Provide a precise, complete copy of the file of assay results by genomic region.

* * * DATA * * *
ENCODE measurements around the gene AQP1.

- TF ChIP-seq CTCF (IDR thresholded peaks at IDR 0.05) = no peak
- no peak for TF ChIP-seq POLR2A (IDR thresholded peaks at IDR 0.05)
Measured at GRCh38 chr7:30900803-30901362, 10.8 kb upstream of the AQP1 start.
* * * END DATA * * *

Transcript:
ENCODE measurements around the gene AQP1.

- TF ChIP-seq CTCF (IDR thresholded peaks at IDR 0.05) = no peak
- no peak for TF ChIP-seq POLR2A (IDR thresholded peaks at IDR 0.05)
Measured at GRCh38 chr7:30900803-30901362, 10.8 kb upstream of the AQP1 start.